Scanning ultraviolet (UV) lasers would be used to expose ultraviolet-sensitive photoresists to form patterns of conductors for electronic circuits, according to a proposal. Heretofore, such patterns have been formed by exposing photoresists to collimated ultraviolet or visible light through contact or proximity photomasks. The use of scanning lasers would make it unnecessary to make or use masks, and it would be amenable to rapid fabrication of prototype circuits.

In forming a given circuit pattern, the scanning of the ultraviolet laser would be controlled by use of the same plotting data, generated by computer-aided-design software, that would otherwise have been used to plot the photomask for the pattern. In the case of a negative photoresist, the portion of the resist not exposed to the laser would be removed by a stripping compound after the photoresist had been developed. The metal underlying the exposed and stripped areas would be etched away. Then the remaining exposed photoresist would be stripped away.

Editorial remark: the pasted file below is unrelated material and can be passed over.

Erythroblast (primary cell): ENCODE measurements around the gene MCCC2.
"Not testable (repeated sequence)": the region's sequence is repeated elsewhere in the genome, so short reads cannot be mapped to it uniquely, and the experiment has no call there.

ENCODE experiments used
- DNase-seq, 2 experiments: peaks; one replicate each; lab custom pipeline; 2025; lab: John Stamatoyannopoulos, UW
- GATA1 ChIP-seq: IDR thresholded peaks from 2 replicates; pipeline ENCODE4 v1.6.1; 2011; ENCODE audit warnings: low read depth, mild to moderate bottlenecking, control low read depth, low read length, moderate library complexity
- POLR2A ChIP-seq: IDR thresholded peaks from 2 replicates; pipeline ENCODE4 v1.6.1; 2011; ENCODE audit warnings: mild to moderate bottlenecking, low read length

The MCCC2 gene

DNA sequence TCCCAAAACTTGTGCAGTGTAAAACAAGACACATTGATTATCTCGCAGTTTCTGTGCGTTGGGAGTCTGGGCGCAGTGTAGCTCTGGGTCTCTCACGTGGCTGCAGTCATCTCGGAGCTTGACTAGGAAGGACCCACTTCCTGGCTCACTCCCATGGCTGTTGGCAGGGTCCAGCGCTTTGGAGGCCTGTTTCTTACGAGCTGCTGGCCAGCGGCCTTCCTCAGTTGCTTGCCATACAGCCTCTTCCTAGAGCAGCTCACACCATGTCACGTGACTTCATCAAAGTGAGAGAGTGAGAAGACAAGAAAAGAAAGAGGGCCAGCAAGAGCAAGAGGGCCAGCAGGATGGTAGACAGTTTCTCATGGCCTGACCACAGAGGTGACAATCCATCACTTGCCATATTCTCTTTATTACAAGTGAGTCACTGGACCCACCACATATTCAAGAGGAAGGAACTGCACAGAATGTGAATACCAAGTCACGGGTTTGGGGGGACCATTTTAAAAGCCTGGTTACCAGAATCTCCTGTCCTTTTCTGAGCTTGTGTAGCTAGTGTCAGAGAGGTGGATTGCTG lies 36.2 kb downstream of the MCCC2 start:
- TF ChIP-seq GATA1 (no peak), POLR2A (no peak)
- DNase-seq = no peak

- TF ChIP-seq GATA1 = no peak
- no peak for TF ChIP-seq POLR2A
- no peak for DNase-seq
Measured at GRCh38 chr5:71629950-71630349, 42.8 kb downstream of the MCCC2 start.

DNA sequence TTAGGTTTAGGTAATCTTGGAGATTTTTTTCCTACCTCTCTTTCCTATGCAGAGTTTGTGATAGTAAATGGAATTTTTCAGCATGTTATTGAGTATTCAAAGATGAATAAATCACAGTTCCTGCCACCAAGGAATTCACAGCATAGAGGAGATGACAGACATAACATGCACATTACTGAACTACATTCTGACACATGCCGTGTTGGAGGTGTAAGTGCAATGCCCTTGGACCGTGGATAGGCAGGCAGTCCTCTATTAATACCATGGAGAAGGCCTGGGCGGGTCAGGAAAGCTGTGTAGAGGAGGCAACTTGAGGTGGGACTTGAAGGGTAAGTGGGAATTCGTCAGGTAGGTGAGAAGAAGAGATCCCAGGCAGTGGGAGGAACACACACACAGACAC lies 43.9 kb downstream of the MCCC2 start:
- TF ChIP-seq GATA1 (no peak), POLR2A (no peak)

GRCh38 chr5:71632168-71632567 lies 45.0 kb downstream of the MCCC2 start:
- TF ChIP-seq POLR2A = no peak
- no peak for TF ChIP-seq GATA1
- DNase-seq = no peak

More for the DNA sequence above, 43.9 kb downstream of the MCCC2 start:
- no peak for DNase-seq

In the case of a positive photoresist covering a very thin chromium-coated medium (insulating substrate), the part of the resist exposed by the laser would be removed by developing and stripping, then through the resulting openings in the resist, the desired electrically conductive material (typically, copper or gold) would be electrodeposited through the openings in the resist. Finally the unexposed resist and the thin chromium coat would be stripped from the medium.

This work was done by Frank Hartley and Steve Bolin of Caltech for NASA's Jet Propulsion Laboratory. For further information, access the Technical Support Package (TSP) free on-line at under the Manufacturing & Prototyping category.